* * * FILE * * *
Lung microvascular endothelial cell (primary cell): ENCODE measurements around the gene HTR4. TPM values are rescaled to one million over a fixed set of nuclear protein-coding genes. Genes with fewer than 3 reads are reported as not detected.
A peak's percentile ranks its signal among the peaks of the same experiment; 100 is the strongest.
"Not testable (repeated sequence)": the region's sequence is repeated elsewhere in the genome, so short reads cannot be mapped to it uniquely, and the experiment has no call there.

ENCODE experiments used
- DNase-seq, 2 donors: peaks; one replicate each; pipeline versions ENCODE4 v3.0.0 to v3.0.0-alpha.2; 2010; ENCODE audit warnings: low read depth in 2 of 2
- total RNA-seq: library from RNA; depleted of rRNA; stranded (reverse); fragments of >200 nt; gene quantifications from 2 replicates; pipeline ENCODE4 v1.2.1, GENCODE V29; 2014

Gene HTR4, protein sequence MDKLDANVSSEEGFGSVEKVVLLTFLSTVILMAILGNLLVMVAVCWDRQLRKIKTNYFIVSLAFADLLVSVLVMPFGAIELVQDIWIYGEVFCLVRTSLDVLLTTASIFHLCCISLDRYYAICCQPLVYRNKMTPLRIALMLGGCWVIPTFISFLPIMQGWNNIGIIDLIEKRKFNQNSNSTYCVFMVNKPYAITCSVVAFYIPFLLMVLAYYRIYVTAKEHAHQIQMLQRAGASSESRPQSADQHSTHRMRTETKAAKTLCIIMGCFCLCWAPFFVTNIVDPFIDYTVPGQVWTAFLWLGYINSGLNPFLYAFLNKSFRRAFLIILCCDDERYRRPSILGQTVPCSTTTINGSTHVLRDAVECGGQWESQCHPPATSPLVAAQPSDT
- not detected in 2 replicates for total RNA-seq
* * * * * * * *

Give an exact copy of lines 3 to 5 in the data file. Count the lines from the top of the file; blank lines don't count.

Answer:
"Not testable (repeated sequence)": the region's sequence is repeated elsewhere in the genome, so short reads cannot be mapped to it uniquely, and the experiment has no call there.

ENCODE experiments used
- DNase-seq, 2 donors: peaks; one replicate each; pipeline versions ENCODE4 v3.0.0 to v3.0.0-alpha.2; 2010; ENCODE audit warnings: low read depth in 2 of 2